In my words, PMF is a continuous process of asking yourself:
If you fail to achieve rapid growth in sales and users, the most possible reason may be your not finding PMF, like us. You can then try to ask yourself the above questions I listed above to figure out why and take measures.
To be honest, this is not my first time starting a business, but it is my first SaaS business. So I ignore the distinction between SaaS and other markets and stick to the old rules, which is when I start making mistakes.
My team and I conducted some research on remote work (WFH, WFA, and even make some thorough assumptions about people’s daily routines, such as developers, designers, markers, and so on, in order to determine who our potential users might be.
But the more we did, the more ambiguous our potential users became. We tried to attract developers’ attention by posting on dev communities; we tried to attract teachers’ attention by emailing them and asking for a chance; we tried to connect products with marketers’ daily lives by reaching out to marketing influencers, etc..
Too many attempts and efforts on different groups of users at the same time exhausted us, and now we’re still a long way from reaching our goal.
We initially believed Gemoo could do anything and solve almost any problem in remote communication. But we’re still wrong.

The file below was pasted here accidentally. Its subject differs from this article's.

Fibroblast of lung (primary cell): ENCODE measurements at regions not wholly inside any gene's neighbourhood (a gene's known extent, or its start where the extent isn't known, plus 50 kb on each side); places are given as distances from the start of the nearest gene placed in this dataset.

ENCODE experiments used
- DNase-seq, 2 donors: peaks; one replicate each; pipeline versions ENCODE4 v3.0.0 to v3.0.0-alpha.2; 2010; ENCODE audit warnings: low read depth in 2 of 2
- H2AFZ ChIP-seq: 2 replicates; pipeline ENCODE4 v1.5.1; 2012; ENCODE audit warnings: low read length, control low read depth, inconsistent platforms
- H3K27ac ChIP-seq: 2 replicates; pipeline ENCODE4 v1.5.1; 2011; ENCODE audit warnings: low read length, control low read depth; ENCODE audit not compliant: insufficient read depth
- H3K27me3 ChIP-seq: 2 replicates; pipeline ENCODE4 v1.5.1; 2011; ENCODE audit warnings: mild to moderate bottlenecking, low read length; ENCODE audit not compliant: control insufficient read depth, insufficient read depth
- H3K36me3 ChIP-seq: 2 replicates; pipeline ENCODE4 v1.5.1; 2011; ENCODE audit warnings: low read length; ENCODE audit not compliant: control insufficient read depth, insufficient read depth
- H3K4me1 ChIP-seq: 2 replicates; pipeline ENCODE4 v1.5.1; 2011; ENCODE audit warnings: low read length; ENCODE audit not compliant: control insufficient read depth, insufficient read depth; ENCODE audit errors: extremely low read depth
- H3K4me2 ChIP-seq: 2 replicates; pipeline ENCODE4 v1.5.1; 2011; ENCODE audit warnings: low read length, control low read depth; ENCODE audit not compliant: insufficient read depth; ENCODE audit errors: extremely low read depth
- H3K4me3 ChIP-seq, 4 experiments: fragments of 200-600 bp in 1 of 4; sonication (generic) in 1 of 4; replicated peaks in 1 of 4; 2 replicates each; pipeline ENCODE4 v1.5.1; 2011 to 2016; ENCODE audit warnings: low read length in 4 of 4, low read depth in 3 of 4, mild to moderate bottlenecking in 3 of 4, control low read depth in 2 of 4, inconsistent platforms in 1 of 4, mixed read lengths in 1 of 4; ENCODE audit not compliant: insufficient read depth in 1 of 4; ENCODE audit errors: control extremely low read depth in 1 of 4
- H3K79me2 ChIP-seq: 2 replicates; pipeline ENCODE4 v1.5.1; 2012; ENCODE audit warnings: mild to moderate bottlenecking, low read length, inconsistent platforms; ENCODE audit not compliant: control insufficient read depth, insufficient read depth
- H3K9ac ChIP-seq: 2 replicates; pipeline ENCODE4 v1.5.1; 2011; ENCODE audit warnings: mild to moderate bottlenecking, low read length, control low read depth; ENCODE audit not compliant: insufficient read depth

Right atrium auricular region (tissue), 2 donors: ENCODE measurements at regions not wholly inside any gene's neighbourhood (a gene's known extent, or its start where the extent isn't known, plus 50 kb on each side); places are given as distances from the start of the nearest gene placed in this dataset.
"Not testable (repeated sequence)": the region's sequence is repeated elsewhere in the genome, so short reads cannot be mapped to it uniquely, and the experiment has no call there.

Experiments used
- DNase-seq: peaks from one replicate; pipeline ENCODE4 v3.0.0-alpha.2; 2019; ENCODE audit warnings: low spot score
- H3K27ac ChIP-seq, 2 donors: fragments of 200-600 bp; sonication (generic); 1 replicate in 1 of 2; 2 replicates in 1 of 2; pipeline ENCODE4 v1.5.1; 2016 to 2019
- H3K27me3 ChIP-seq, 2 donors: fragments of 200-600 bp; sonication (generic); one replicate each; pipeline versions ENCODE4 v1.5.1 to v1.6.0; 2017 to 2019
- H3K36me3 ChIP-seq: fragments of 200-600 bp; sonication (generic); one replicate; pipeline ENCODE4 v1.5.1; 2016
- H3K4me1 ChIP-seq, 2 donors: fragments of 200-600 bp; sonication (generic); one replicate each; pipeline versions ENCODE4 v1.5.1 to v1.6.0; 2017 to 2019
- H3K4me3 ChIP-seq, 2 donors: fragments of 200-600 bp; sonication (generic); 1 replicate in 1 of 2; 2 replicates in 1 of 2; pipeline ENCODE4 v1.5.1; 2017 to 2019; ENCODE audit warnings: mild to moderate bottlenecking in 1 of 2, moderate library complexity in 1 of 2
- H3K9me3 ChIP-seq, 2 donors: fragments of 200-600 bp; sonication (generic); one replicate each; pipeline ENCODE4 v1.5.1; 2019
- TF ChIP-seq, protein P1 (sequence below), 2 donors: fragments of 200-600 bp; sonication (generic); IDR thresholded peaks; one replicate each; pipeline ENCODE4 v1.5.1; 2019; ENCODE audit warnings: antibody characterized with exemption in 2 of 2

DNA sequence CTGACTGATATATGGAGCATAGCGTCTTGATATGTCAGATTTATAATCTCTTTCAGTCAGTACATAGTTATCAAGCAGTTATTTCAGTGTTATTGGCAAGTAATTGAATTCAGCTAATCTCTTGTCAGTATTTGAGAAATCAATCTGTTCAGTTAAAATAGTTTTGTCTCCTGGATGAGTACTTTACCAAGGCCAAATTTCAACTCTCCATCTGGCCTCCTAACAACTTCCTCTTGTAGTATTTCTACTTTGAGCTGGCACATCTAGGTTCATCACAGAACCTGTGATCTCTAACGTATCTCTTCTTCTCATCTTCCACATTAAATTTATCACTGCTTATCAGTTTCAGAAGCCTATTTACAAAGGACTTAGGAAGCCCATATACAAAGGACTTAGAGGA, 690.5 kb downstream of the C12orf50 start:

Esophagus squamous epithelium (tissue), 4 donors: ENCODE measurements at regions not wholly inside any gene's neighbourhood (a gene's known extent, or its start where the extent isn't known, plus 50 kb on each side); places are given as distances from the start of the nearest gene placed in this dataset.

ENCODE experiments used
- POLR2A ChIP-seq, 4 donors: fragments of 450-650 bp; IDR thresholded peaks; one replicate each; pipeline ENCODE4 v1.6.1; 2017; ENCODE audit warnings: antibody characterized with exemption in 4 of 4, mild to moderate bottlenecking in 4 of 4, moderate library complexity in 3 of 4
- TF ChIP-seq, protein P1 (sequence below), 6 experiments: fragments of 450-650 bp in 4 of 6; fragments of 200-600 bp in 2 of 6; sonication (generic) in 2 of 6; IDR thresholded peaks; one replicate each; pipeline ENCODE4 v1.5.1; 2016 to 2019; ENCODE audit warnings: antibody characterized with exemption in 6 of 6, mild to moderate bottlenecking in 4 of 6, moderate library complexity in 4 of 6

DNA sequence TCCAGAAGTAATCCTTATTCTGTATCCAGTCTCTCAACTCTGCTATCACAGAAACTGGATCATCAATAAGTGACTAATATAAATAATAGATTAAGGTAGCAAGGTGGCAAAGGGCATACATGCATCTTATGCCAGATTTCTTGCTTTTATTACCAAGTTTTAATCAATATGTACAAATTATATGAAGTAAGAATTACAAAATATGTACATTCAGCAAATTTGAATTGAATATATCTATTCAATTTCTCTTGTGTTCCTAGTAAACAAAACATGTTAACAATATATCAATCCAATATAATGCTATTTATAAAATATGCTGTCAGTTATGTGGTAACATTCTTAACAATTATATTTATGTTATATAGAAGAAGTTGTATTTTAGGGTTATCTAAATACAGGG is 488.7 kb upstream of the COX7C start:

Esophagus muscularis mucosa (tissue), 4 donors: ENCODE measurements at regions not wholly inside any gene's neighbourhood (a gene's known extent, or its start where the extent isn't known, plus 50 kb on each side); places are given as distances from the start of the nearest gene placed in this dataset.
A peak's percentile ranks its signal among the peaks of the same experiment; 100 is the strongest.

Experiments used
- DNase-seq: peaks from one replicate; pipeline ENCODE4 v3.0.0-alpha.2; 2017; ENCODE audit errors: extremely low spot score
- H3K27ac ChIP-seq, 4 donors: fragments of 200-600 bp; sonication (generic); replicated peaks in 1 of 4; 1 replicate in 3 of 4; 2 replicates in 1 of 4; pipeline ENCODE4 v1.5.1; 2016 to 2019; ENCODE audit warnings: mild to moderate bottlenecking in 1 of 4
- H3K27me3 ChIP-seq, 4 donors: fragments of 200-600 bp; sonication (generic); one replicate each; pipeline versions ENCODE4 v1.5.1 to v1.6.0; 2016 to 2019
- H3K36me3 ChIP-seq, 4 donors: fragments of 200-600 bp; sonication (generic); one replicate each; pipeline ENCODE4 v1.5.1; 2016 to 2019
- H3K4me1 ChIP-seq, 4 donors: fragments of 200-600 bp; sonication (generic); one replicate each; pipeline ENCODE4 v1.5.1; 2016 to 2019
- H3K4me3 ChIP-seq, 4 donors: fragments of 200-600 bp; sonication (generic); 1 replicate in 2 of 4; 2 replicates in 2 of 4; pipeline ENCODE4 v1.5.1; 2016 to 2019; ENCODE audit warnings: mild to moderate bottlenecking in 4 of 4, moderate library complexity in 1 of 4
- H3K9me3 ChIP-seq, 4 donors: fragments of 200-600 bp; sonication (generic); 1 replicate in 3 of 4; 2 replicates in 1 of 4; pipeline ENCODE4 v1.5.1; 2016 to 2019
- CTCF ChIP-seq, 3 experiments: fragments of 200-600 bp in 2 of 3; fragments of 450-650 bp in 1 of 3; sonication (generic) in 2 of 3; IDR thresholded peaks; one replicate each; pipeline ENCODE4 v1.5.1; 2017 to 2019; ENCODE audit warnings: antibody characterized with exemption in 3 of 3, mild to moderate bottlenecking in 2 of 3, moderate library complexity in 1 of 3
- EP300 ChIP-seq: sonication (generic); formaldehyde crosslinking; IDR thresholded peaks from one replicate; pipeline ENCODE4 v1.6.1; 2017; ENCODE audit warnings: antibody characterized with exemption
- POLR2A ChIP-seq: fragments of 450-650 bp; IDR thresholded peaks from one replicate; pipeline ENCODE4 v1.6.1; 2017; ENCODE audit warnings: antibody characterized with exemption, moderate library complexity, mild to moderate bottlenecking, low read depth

It does have a lot of features, such as built-in screen recording, screenshots, docs, and even a cloud space (not self-promotional👀). As a result, we believe it perfectly fits almost every need and can replace current tools.
However, it turns out that the value of Gemoo is not in replacing all tools. We’re not good enough to replace existing screenshot takers, screen recorders, and docs, so we need to figure out what makes us different from other similar tools, which we’ve discovered is the power of visualizing things by various views.
But, as I previously stated, we are still in the process of locating PMF, so we may discover other values in the future.
Long before we discovered potential users and their true needs, we began to build products based on our market research.
When I started looking into SaaS, I realized that I hadn’t created an MVP, which could be a simple draft or a slide to validate potential users and their needs, causing some issues with our marketing.